How to Research Criminal Record for Free

By William Robinson

When obtaining a criminal record, most government agencies (police departments, sheriff's office, city or state court houses) will have the records free for you to view at their facility. However, if you are wanting a copy of the record then a small fee may be involved. If you are wanting to do the research online you may want to go to the website of the department or agency that holds the records in order to get a free look at the record (but be warned that they may ask you for a small fee to access this information). Most private firms that keep an updated data base of criminal convictions and other records will charge you a fee to search them. You must have a credit card available for them to verify your information and pass certain security measures (like verifying your name and age) before they will release this information.

Researching the Record

You must first locate where the record is kept. If it is a municipal crime, then more than likely it will be kept at the local police department or municipal court. Where you find the criminal record is dependent upon the jurisdiction and severity of the crime. You can find help with this task in the Resources section of this article.

Once you locate where the record is kept, then proceed to the administration building or offices with the case number. If you don't have the case number then having the other information listed as "Things you'll need" should assist the clerk with locating the file. Most administrative offices will allow you to view the record for free. In some cases they keep a book out in the lobby with records of new arrests or cases for the press to view and report on.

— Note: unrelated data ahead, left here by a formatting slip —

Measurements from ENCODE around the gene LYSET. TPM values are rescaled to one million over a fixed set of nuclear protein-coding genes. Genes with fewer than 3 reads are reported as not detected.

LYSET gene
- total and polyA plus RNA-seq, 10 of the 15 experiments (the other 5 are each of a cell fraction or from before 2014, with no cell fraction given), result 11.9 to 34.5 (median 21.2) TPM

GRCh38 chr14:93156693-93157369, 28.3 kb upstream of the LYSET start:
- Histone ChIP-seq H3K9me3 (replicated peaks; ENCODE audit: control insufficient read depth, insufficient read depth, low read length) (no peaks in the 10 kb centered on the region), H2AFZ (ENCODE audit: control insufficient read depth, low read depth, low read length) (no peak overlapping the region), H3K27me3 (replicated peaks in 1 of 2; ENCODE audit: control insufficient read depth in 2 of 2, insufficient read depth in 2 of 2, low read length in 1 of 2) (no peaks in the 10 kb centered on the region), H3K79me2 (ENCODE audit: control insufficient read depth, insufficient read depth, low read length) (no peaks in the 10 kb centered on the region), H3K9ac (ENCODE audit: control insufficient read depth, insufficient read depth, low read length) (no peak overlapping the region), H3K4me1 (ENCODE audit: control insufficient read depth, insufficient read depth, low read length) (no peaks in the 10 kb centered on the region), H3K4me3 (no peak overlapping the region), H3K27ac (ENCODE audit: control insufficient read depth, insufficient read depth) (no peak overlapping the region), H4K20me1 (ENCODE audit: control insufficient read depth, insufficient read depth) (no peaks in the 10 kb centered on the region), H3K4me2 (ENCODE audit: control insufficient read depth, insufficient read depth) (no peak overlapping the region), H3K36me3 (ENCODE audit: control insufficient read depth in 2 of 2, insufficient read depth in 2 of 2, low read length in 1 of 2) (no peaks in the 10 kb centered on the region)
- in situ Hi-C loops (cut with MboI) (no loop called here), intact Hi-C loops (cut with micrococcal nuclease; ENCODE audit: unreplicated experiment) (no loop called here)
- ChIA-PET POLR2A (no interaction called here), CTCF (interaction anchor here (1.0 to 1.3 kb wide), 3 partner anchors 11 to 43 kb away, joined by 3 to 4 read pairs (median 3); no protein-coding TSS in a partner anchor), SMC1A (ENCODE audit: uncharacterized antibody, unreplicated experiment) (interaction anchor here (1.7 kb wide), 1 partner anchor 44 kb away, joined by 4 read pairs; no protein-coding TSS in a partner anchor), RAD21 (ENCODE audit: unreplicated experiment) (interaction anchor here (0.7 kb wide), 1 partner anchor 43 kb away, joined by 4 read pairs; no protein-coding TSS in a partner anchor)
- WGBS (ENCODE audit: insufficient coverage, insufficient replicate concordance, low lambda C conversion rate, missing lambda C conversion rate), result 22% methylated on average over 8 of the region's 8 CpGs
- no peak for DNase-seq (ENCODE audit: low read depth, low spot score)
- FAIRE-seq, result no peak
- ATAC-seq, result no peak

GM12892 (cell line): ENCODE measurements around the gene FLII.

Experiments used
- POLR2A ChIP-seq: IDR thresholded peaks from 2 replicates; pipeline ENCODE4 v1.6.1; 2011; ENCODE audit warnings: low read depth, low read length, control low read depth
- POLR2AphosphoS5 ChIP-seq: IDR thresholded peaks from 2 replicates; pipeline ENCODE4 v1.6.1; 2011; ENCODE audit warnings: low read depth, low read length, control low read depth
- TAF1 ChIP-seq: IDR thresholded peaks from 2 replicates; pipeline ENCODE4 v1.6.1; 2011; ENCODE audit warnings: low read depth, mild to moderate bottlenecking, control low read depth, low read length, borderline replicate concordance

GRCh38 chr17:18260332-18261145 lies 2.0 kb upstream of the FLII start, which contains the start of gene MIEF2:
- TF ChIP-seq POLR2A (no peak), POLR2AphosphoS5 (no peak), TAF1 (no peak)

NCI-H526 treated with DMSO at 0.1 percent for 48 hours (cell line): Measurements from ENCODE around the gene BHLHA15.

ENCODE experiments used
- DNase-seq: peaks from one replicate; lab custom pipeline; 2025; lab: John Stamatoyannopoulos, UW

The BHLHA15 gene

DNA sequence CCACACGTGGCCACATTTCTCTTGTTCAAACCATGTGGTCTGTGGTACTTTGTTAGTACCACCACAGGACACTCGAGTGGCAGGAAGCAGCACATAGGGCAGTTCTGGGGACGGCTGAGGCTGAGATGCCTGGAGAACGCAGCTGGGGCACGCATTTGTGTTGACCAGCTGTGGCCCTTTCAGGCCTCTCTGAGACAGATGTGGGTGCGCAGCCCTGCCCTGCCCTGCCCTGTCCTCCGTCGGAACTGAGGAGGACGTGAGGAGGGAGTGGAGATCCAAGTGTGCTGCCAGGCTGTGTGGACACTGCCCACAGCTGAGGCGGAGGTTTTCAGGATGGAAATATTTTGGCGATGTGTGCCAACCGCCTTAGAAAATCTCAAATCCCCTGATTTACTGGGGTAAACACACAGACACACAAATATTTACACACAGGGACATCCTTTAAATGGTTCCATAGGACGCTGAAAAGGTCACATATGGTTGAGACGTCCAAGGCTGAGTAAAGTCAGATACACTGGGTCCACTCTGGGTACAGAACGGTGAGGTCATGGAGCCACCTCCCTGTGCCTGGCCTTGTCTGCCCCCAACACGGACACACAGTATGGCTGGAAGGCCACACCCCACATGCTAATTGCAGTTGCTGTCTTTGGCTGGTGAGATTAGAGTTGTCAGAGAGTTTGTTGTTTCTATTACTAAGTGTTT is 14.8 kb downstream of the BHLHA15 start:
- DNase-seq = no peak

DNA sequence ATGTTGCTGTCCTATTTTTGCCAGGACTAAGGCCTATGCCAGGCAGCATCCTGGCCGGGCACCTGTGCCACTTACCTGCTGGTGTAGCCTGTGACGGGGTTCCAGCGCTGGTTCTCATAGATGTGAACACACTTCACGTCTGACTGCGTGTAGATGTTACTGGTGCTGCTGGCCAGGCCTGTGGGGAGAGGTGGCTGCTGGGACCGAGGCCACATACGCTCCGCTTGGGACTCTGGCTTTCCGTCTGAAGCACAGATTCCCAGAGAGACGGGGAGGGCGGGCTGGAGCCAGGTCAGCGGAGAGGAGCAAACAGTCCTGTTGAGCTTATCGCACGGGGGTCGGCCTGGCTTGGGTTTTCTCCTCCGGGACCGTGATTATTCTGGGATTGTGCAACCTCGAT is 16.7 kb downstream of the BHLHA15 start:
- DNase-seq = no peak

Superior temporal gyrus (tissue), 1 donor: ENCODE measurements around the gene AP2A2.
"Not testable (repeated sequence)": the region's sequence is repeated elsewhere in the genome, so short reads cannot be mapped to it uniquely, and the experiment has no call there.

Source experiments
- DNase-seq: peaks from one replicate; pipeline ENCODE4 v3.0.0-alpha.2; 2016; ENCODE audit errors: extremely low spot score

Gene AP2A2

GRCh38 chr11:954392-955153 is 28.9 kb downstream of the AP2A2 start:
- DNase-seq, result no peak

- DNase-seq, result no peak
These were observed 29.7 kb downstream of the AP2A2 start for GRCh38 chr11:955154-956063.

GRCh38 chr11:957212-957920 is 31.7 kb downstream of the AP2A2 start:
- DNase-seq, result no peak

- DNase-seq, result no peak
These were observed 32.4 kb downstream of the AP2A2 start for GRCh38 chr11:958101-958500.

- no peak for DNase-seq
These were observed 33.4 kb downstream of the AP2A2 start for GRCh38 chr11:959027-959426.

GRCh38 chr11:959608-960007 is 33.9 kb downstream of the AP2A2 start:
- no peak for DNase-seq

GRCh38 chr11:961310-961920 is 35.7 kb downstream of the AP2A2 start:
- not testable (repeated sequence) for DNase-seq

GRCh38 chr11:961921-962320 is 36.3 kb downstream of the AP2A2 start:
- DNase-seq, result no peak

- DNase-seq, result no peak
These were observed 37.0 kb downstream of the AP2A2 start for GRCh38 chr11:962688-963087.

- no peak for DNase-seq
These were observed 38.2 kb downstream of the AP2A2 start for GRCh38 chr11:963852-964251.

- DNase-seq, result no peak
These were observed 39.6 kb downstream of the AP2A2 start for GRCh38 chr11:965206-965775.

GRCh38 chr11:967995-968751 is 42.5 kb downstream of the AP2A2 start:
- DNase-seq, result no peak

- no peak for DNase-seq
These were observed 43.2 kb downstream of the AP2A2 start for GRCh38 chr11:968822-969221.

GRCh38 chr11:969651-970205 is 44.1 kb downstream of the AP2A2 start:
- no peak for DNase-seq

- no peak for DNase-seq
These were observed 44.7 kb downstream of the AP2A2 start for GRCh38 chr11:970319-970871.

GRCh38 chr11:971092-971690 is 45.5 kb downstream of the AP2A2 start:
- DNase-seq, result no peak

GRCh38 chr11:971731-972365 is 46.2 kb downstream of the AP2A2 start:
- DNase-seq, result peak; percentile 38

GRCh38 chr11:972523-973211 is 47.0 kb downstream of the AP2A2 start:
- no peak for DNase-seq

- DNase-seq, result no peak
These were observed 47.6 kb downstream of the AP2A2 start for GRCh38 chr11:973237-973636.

Once you have the record, remain in the building and in the designated area the clerk provides for you. Chances are they will allow you to write down what ever information you may need from the record as long as you don't write on the actual record itself.

If you request more information about the record or the details in the record, you may ask the clerk for clarification, or they can direct your questions to someone within the administration's offices to help answer them.

Try calling the agency that has the record to make sure it is actually located there. You can save yourself a lot of time if you call ahead and find the record before heading out to several different agencies.

About the Author

William Robinson has been writing for over 20 years and to date has published two books in his lifetime, "The Search for Excalibur" and "Don't Love Me." He holds two doctorate degrees in philosophy and a Bachelor of Science in criminal justice from Alameda University in California. He is also a veteran of the United States Marine Corps.

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